Under New Work Requirement, Thousands in Wisconsin Could Lose Food Stamps
In April, the state began requiring some form of work in exchange for FoodShare benefits.
Gov. Scott Walker’s administration also wants to drug test participants, although the USDA says blanket screenings are illegal.
Each month the work mandate kicks in for thousands more FoodShare recipients, when it’s time for their annual benefits renewal.
State Medicaid Director Kevin Moore says there are a couple ways people can satisfy the work requirement.
“The first one is to work at least 80 hours each month. The second option is to take part in a training program or have a combination, so long as you’re meeting that 80-hour per month threshold,” Moore says.
The 80 hours can include taking part in the new job training program the state has created.
The mandate applies to able-bodied adults, under age 50, with no dependent children. People such as 29-year-old Marvin Griffin. He’s unemployed and says he’s fallen on hard times. He’s looking for work.
“My specialty is cooking because I’ve worked in so many restaurants -- not a fast food, I’m talking about, like, a real restaurant,” Griffin says.
Griffin says while he searches, he feeds himself at the St. Ben’s Community Meal in Milwaukee. He also uses $190 a month in FoodShare benefits. Griffin fears he’ll soon be cut off.
“I’m going to receive food stamps three more times out of a year. I feel like it’s really some B.S. to me, excuse my language,” Griffin says.
In truth, if Griffin can prove he’s trying to find work, he could remain eligible for benefits.
There’s a lot of confusion about the work rules, according to Brother David Hirt. He runs the St. Ben’s meal.
“We can’t change the program, but we’re really hoping to get people to understand what they need to have done so that they can continue to receive their benefits,” Hirt says.
The state is sending letters to people telling them about the change. But what those who don’t have a reliable address? The question comes from MacCanon Brown, who works with homeless people in Milwaukee. She runs the MacCanon Brown Homeless Sanctuary on the city’s north side.
“For many of them, mail from the postal service does not perfectly serve them. So if something was sent out in the mail, it maybe won’t even reach them for various reasons. Or maybe they don’t even have a mailing address at this time, so there is not a real clear way to notify people,” Brown says.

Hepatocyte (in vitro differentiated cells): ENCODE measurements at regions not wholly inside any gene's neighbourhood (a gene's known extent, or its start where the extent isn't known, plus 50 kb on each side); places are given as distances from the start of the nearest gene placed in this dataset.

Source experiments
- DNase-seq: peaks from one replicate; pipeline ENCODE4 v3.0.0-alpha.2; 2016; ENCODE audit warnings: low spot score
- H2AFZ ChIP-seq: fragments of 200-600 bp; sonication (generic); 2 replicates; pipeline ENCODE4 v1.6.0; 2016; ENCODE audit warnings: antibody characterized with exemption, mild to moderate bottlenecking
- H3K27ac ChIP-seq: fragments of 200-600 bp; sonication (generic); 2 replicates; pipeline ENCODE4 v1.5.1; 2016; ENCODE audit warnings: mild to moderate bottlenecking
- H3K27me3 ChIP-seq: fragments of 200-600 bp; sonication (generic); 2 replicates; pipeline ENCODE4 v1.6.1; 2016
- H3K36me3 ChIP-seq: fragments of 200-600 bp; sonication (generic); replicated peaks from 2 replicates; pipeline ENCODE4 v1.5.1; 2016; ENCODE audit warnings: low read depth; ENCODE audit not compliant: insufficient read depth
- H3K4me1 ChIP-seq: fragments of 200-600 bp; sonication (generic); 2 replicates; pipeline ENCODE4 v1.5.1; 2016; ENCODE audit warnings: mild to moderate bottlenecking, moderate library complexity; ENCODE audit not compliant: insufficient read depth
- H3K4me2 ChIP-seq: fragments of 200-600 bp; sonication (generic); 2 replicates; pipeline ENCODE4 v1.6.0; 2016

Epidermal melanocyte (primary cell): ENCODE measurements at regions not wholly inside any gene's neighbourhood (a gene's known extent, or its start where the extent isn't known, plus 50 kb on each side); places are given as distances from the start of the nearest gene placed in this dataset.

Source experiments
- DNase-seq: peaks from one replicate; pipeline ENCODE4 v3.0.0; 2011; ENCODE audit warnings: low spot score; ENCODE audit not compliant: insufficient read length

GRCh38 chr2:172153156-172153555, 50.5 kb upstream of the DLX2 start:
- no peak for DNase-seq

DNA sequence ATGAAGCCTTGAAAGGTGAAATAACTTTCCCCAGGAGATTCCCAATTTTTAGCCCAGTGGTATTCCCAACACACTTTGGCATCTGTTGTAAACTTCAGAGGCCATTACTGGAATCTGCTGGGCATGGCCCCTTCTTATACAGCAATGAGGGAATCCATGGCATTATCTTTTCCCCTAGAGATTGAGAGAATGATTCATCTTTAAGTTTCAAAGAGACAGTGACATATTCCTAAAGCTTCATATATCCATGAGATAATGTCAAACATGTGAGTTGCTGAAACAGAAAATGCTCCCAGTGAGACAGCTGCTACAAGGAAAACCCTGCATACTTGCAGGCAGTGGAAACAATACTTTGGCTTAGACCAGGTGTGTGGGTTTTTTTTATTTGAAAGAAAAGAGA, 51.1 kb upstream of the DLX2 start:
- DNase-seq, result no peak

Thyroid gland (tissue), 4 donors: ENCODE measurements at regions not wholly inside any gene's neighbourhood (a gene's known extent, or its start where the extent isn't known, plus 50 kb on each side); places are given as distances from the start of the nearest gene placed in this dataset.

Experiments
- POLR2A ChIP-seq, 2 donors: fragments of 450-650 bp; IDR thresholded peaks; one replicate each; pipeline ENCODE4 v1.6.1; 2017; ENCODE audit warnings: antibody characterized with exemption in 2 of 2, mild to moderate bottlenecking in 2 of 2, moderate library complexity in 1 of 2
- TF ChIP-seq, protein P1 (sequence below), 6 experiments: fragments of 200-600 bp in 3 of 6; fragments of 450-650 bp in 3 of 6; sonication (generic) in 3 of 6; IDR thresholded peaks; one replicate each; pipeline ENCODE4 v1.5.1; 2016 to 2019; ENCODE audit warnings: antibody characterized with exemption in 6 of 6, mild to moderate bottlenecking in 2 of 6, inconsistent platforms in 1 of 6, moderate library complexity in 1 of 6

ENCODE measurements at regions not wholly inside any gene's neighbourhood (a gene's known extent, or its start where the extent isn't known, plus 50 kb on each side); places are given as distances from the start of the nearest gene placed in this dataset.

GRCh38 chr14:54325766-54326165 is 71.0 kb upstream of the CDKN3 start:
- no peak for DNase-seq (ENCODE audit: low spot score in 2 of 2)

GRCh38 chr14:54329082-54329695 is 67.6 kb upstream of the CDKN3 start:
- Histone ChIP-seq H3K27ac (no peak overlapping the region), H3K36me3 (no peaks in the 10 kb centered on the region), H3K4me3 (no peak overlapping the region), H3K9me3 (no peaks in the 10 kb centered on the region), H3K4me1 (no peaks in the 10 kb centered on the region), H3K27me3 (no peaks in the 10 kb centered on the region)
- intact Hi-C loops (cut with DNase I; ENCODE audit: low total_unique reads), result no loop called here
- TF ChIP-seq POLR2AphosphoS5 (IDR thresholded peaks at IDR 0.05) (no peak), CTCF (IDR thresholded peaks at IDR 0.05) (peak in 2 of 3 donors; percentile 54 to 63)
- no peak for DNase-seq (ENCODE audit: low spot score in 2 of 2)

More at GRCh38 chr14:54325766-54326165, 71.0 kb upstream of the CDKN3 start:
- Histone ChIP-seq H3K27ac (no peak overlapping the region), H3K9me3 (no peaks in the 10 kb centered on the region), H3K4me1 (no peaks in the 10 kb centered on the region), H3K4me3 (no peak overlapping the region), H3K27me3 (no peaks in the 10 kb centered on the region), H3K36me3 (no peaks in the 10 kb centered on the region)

Other people may ignore the letter from the state. Sherrie Tussler is head of Hunger Task Force in Milwaukee. She says some FoodShare recipients have told her the letter is confusing, because it refers them to a private company the state hired to run its new job training program.
“People haven’t heard of the agency, so people will look at it and go, ‘this isn’t for me,’ not realizing that it is for them, and that their time clock is essentially ticking, and they are about to lose their food stamp benefits for three years,” Tussler says.
Tussler says the state should be doing more to inform people of the work requirement, for instance, running public service announcements. The state disagrees.
“Anxiety is the one thing that we don’t want to cause,” says Medicaid director Moore. He points out that the work mandate applies to only to about one-tenth of the population getting FoodShare benefits. So, he asks, why raise questions for hundreds of thousands?
“You’ve got almost 801,000 individuals in the state of Wisconsin that receive food supplemental benefits through the FoodShare program. The population we’re talking about is a very small subset of that. And so to do more of a large-scale mass media push really confuses members,” Moore says.
Moore says it’s too early to know how many people are heading toward losing their food benefits.